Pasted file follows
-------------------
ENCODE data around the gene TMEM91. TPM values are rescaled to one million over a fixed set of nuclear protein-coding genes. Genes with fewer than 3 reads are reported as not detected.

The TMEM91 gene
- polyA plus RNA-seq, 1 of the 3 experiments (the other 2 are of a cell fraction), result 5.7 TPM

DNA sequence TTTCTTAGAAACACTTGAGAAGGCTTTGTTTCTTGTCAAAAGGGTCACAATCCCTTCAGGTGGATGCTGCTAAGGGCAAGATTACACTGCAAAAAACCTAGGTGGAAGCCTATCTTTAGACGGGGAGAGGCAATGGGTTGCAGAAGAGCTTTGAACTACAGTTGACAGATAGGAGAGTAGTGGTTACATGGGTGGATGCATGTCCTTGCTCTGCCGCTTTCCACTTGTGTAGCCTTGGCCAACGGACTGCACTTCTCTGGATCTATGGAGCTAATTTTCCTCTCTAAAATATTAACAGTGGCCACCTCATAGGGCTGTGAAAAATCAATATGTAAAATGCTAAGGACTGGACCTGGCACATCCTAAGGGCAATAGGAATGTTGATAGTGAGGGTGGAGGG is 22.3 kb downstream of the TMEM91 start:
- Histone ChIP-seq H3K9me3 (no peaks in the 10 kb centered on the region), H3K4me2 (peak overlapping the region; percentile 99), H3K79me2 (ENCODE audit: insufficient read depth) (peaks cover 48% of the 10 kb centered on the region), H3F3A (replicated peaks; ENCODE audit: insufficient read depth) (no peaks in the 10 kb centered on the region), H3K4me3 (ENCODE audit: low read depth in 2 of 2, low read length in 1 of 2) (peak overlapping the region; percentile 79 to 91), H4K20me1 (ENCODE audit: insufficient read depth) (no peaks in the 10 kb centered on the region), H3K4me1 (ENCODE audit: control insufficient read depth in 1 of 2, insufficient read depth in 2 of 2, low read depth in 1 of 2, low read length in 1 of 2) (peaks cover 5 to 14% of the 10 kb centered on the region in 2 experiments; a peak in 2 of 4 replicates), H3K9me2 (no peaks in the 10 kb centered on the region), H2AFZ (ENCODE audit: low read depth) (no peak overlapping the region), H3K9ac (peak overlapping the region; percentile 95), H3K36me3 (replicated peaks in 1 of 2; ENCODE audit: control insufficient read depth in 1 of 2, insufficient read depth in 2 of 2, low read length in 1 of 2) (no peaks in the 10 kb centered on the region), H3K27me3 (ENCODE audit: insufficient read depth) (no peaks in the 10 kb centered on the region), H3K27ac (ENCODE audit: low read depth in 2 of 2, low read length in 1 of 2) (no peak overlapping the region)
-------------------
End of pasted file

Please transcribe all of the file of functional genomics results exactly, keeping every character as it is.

ENCODE data around the gene TMEM91. TPM values are rescaled to one million over a fixed set of nuclear protein-coding genes. Genes with fewer than 3 reads are reported as not detected.

The TMEM91 gene
- polyA plus RNA-seq, 1 of the 3 experiments (the other 2 are of a cell fraction), result 5.7 TPM

DNA sequence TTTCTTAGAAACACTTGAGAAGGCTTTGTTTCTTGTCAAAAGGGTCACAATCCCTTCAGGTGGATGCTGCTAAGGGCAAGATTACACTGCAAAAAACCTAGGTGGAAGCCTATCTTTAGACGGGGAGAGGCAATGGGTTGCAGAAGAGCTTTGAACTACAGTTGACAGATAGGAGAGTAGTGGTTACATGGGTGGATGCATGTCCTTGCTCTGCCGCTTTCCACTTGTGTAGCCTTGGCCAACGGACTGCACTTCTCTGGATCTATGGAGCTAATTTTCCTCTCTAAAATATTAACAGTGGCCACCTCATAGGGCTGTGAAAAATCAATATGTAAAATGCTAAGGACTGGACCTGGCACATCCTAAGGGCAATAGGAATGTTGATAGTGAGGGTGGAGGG is 22.3 kb downstream of the TMEM91 start:
- Histone ChIP-seq H3K9me3 (no peaks in the 10 kb centered on the region), H3K4me2 (peak overlapping the region; percentile 99), H3K79me2 (ENCODE audit: insufficient read depth) (peaks cover 48% of the 10 kb centered on the region), H3F3A (replicated peaks; ENCODE audit: insufficient read depth) (no peaks in the 10 kb centered on the region), H3K4me3 (ENCODE audit: low read depth in 2 of 2, low read length in 1 of 2) (peak overlapping the region; percentile 79 to 91), H4K20me1 (ENCODE audit: insufficient read depth) (no peaks in the 10 kb centered on the region), H3K4me1 (ENCODE audit: control insufficient read depth in 1 of 2, insufficient read depth in 2 of 2, low read depth in 1 of 2, low read length in 1 of 2) (peaks cover 5 to 14% of the 10 kb centered on the region in 2 experiments; a peak in 2 of 4 replicates), H3K9me2 (no peaks in the 10 kb centered on the region), H2AFZ (ENCODE audit: low read depth) (no peak overlapping the region), H3K9ac (peak overlapping the region; percentile 95), H3K36me3 (replicated peaks in 1 of 2; ENCODE audit: control insufficient read depth in 1 of 2, insufficient read depth in 2 of 2, low read length in 1 of 2) (no peaks in the 10 kb centered on the region), H3K27me3 (ENCODE audit: insufficient read depth) (no peaks in the 10 kb centered on the region), H3K27ac (ENCODE audit: low read depth in 2 of 2, low read length in 1 of 2) (no peak overlapping the region)